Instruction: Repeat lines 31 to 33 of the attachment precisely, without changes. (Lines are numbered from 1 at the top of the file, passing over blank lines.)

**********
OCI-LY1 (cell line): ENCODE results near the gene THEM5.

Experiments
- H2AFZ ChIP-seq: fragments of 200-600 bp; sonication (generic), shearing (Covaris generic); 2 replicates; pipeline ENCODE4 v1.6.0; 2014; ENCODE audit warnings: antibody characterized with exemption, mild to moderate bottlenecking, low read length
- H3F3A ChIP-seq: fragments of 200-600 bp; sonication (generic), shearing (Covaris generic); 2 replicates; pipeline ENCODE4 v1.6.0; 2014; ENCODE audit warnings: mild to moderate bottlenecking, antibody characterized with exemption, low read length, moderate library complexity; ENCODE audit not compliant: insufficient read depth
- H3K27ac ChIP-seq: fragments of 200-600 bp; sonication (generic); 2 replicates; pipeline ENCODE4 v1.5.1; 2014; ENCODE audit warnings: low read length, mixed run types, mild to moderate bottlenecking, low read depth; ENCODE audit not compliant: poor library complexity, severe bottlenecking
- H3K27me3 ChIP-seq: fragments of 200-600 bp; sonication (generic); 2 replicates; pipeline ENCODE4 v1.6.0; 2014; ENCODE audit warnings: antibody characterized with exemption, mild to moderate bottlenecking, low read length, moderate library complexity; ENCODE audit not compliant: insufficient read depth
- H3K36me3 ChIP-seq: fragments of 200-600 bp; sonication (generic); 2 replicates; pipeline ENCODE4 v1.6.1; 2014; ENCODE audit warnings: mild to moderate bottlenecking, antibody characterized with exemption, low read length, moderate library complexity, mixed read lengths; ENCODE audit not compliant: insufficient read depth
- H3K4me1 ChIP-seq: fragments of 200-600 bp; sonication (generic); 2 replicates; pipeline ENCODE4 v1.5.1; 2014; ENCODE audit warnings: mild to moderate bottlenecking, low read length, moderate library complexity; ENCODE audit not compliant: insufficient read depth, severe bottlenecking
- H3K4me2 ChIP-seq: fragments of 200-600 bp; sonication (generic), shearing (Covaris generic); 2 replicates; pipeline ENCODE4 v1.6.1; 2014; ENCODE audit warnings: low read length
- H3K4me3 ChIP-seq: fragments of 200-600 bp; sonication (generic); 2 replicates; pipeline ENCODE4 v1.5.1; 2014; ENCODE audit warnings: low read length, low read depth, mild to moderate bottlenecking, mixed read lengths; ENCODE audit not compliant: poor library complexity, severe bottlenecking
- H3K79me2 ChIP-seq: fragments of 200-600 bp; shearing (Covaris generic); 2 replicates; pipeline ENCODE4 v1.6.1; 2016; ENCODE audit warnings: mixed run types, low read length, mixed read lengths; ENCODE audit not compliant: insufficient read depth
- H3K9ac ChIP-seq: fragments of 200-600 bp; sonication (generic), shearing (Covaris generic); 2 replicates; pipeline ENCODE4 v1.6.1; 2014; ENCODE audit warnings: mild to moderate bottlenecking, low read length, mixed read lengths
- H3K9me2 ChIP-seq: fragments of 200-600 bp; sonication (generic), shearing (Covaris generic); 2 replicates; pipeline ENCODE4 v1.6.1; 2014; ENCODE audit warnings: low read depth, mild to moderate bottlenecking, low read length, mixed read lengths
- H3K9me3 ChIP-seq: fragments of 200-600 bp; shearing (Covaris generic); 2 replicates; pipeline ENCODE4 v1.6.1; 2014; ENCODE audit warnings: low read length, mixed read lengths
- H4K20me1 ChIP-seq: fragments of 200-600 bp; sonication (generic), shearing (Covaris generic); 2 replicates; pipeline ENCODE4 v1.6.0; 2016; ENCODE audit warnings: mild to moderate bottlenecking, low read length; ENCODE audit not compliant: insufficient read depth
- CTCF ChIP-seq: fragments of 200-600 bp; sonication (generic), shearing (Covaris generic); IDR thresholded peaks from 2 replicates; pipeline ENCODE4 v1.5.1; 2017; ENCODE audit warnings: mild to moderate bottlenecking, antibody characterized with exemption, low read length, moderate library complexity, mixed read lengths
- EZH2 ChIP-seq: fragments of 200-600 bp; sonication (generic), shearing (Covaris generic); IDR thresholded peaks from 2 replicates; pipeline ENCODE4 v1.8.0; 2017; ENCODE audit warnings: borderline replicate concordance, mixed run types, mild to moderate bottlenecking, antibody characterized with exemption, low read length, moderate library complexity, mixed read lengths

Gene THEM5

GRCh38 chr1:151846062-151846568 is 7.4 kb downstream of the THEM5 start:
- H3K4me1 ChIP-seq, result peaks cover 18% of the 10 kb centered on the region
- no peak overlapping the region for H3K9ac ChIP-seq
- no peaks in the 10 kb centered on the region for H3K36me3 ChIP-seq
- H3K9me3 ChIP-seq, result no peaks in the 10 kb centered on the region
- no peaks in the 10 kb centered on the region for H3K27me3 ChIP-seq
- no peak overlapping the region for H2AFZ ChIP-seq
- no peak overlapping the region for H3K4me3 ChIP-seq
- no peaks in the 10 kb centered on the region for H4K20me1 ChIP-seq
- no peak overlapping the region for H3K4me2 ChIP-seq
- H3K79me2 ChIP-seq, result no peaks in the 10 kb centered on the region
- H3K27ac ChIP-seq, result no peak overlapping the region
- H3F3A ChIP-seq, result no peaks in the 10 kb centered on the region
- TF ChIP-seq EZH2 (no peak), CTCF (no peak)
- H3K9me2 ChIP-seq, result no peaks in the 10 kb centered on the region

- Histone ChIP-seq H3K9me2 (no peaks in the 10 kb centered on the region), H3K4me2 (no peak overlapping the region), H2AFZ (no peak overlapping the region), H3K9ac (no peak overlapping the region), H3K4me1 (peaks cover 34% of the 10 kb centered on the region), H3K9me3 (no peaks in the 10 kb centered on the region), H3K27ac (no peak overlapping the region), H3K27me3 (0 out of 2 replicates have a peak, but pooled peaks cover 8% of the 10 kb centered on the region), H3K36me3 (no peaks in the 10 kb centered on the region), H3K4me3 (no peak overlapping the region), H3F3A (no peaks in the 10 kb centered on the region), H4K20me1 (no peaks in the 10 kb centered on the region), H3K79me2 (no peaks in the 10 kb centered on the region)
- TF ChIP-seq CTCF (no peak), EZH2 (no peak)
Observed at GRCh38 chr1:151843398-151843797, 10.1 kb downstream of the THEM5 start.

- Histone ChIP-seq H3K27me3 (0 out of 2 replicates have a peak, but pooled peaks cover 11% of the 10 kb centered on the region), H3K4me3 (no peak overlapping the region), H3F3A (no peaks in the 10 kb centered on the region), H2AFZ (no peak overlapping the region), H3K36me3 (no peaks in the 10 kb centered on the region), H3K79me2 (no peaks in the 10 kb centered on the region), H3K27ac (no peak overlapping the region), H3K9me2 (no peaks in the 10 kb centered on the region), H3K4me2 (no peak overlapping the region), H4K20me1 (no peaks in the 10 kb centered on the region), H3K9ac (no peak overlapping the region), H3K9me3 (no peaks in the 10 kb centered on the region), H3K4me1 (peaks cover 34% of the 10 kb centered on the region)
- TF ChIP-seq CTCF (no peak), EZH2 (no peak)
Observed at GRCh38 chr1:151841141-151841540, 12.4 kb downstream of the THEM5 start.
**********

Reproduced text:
- H3F3A ChIP-seq, result no peaks in the 10 kb centered on the region
- TF ChIP-seq EZH2 (no peak), CTCF (no peak)
- H3K9me2 ChIP-seq, result no peaks in the 10 kb centered on the region